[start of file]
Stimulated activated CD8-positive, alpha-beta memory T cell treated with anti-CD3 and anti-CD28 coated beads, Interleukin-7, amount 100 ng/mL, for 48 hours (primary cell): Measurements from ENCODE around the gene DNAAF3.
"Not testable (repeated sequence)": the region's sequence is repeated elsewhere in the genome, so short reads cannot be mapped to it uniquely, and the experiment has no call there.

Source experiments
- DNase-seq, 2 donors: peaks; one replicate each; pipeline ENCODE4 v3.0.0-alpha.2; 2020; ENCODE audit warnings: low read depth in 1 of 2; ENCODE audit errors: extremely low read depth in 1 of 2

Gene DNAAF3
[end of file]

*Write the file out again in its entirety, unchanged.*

Stimulated activated CD8-positive, alpha-beta memory T cell treated with anti-CD3 and anti-CD28 coated beads, Interleukin-7, amount 100 ng/mL, for 48 hours (primary cell): Measurements from ENCODE around the gene DNAAF3.
"Not testable (repeated sequence)": the region's sequence is repeated elsewhere in the genome, so short reads cannot be mapped to it uniquely, and the experiment has no call there.

Source experiments
- DNase-seq, 2 donors: peaks; one replicate each; pipeline ENCODE4 v3.0.0-alpha.2; 2020; ENCODE audit warnings: low read depth in 1 of 2; ENCODE audit errors: extremely low read depth in 1 of 2

Gene DNAAF3